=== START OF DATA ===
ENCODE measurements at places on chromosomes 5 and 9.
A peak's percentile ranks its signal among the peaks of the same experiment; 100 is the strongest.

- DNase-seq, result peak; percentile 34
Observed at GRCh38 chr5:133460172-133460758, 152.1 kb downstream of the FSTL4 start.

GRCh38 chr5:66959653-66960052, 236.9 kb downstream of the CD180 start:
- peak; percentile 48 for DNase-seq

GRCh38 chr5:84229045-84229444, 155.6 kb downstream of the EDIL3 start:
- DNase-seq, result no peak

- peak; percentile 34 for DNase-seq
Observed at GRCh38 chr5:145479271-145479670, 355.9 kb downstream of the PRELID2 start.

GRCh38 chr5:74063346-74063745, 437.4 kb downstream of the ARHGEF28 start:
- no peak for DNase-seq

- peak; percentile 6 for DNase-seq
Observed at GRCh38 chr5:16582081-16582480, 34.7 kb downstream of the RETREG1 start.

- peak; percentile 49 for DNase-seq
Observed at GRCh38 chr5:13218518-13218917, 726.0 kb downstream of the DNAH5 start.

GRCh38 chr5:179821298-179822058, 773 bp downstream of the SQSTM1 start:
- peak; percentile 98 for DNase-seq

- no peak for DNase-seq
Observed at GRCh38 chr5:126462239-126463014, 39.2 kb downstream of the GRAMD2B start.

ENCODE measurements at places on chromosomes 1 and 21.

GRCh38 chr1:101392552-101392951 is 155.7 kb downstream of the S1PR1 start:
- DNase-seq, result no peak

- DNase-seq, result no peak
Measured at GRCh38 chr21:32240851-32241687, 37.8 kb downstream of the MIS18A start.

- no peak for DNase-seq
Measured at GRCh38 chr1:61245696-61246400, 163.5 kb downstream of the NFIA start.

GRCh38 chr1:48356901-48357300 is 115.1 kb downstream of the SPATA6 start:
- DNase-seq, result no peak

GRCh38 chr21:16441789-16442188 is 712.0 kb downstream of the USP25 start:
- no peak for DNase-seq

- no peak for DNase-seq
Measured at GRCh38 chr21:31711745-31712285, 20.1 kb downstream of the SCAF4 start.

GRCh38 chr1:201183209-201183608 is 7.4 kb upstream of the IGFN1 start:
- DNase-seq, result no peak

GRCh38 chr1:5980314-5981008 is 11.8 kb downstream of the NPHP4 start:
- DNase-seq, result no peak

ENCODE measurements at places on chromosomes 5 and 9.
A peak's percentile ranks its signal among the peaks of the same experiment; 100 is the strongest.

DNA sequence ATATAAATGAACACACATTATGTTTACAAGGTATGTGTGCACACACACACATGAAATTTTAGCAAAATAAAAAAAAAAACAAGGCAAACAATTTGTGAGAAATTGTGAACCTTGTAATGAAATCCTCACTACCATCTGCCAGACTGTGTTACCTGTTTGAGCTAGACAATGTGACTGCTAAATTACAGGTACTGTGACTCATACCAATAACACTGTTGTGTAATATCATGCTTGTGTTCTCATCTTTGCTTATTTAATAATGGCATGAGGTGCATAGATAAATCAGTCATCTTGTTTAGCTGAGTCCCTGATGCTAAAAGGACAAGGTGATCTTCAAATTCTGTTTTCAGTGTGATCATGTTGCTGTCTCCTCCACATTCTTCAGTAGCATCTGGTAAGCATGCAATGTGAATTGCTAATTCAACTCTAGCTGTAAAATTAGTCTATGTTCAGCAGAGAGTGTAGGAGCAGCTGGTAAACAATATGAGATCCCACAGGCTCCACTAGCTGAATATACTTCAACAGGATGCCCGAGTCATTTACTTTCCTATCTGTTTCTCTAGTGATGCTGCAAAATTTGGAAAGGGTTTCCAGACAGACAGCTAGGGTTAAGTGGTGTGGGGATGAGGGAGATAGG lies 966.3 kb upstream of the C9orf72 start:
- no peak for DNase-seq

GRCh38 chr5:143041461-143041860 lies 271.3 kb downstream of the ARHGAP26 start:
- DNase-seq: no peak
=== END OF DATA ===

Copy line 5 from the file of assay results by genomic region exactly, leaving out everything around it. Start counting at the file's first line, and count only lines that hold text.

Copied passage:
GRCh38 chr5:66959653-66960052, 236.9 kb downstream of the CD180 start: